In a large bowl, mix eggs, half and half and seasoning. Pour over bread and pepper mixture. Cover with foil and refrigerate overnight. 

In the morning, preheat oven to 350 degrees. Sprinkle cheese over the top of the casserole and bake (covered) for 45 minutes, just until eggs set. Remove foil in the last few minutes to give the cheese a bit of color. Coo slightly and enjoy!

Wednesday, February 26, 2014

Orange Fennel Sole en Papillote

True story... I took enough middle school French to enable me to give fish in a paper bag a fancy name. En papillote. I didn't make up the name, it's a classic French cooking technique that gently steams contents and locks in delicate flavor. It's quick, very healthy and makes you feel fancy on a Wednesday night.


Since it's a delicate cooking method, it's ideal for flaky fish. You know the kind that sticks on the grill and crumbles when you try to flip in a pan. With en papillote you will be the master of flaky fish filets.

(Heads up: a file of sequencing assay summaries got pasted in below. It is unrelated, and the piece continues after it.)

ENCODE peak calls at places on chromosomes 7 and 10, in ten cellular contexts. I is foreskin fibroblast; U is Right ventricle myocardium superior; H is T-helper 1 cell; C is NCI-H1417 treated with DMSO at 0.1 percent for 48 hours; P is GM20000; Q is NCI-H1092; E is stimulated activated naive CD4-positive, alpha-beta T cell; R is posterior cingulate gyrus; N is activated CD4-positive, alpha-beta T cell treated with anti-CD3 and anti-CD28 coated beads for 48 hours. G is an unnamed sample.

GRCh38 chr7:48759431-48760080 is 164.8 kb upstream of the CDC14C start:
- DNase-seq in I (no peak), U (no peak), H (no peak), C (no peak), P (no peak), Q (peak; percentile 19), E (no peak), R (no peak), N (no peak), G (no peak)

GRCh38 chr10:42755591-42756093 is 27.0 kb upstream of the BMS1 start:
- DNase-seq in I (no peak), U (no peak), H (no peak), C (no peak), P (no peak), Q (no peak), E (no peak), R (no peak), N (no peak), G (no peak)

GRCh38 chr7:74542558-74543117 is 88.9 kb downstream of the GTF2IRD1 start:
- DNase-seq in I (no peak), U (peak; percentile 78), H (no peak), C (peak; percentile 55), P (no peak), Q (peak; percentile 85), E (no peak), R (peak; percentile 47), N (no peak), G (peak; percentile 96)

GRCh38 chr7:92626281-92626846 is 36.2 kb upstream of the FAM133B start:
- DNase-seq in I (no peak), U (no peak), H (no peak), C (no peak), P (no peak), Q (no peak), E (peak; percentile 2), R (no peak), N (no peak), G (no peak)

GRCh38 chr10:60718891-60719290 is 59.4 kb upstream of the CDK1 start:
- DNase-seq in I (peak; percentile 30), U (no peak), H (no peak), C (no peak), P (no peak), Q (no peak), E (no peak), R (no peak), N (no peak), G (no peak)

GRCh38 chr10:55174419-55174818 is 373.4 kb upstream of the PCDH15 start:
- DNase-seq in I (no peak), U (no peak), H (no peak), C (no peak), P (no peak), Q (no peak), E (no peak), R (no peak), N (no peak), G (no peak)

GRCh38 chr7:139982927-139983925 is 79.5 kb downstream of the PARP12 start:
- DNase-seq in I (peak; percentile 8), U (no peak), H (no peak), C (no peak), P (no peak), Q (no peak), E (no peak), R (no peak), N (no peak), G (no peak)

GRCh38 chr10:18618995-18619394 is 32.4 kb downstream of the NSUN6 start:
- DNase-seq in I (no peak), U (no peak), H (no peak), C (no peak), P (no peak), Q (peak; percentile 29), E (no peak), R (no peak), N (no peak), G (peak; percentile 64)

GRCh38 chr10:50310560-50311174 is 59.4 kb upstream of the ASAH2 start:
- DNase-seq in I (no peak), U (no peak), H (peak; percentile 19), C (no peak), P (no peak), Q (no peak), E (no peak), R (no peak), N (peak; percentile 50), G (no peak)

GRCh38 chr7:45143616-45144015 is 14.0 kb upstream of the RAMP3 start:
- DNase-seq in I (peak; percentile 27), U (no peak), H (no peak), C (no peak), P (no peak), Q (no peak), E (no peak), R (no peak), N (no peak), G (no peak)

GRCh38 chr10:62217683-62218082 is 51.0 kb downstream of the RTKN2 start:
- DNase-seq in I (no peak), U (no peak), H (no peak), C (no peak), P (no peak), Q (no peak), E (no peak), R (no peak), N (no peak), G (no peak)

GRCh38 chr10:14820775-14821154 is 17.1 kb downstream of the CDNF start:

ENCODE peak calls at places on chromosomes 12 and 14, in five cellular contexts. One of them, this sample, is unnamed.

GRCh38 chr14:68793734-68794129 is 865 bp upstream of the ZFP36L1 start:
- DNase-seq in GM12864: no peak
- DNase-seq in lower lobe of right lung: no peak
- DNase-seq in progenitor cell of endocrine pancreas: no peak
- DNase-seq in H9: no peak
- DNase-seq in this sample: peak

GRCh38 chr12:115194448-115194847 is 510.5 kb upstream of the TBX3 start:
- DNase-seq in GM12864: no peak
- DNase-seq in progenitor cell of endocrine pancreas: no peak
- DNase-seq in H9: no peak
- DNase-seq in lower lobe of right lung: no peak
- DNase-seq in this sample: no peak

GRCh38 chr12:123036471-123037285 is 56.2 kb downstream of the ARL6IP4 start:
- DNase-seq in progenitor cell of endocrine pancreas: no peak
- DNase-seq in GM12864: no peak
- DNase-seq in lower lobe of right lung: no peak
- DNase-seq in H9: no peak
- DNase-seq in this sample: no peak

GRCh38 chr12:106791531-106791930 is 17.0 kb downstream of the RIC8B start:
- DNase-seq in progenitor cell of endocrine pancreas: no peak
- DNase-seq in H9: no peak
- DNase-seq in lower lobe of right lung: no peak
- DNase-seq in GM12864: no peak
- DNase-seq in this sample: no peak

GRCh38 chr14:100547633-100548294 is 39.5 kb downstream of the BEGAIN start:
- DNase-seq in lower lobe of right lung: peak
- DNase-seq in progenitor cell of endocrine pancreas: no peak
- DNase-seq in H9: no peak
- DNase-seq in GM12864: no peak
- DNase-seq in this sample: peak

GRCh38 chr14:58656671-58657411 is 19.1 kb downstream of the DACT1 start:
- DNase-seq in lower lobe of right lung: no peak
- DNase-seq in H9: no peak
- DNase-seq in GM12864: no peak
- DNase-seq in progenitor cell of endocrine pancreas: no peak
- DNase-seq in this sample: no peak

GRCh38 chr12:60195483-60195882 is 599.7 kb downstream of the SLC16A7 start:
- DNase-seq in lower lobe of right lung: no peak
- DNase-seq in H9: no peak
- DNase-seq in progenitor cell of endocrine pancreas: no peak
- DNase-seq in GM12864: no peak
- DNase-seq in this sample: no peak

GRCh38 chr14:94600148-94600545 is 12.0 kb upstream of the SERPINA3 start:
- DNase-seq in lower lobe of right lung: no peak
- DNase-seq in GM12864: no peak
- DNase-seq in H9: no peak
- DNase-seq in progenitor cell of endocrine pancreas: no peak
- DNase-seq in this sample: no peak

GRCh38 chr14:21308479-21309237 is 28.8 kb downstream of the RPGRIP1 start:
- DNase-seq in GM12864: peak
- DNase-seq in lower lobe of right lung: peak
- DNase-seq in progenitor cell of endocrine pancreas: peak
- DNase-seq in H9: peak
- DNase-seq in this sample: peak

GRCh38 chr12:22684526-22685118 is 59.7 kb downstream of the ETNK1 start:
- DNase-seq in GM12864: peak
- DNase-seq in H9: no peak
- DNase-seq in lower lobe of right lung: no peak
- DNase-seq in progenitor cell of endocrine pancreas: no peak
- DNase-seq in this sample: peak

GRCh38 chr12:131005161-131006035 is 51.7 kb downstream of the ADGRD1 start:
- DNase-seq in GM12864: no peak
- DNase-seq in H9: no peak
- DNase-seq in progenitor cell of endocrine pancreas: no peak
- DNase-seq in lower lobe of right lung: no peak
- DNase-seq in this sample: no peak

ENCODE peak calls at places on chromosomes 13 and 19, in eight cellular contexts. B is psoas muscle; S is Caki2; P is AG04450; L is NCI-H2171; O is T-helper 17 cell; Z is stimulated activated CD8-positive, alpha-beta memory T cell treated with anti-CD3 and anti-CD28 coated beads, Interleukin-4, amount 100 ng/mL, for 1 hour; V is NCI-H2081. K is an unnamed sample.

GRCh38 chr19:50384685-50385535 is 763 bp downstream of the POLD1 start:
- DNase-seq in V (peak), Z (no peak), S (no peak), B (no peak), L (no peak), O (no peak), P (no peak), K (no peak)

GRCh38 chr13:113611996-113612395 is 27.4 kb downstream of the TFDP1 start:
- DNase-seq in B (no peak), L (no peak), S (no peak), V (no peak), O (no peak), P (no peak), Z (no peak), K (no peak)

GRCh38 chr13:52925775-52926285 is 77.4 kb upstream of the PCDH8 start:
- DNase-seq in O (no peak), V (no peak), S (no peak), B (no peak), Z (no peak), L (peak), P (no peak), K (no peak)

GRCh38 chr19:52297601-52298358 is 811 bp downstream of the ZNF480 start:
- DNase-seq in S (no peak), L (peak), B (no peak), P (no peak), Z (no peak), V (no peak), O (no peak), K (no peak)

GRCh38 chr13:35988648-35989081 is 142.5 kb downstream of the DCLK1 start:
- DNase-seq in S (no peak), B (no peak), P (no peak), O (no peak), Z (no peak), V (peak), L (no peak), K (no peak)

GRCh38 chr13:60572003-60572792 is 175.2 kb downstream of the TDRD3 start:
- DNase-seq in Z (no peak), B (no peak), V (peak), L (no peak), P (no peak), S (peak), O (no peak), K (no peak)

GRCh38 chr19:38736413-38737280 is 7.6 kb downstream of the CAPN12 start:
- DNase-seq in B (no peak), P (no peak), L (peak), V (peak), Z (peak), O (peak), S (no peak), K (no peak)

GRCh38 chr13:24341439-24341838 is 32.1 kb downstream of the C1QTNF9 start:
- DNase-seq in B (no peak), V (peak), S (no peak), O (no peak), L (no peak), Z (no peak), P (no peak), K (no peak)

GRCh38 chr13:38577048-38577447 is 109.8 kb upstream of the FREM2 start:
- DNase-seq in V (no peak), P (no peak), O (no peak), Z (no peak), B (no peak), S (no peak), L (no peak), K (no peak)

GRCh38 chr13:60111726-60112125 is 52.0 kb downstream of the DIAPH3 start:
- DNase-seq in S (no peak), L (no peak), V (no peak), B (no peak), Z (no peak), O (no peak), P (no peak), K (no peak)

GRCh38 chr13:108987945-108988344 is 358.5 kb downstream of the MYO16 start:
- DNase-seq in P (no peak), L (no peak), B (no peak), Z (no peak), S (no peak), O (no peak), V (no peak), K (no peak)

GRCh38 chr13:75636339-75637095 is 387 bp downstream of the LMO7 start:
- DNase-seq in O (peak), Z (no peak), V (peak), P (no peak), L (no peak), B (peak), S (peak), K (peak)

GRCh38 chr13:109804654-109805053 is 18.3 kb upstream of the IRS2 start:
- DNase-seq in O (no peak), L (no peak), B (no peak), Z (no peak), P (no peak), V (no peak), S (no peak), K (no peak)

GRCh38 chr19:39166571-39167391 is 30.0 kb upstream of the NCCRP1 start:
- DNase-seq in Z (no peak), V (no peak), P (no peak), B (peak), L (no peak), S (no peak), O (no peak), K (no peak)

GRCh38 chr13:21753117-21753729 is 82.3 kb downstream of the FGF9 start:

The combinations are pretty endless, but in the drab of winter, citrus felt bright and delicious. Fennel's sweetness nicely complimented the tart and sole filets absorbed every bit of flavor. Tomatoes and olives would be a good if you were feeling bold and sassy. 


I did a fancy folding thing here. You can learn how to do it here. But here's a secret... you can do this all with foil. It's not as pretty, but it works just the same and takes no time. Fancy secrets! 


Orange Fennel Sole en Papillote
8 thin-cut sole filets
2 oranges, thinly sliced
1 bulb fennel, stalks removed and bulb cored and thinly sliced
4 slices butter
S&P

Preheat oven to 450 degrees. Cut four 15-inch sheets of parchment paper or aluminum foil. Fold sheet in half and place a slice of butter and 1/4 of fennel on the sheet. Top with 2 slices of fish, then layer on orange slices, a few fennel fronds and sprinkle with salt and pepper. Fold over foil and tightly crimp edges. Repeat for all four packs. 

Place packs on two cookie sheets and bake for 8-10 minutes. Open packets table side and enjoy.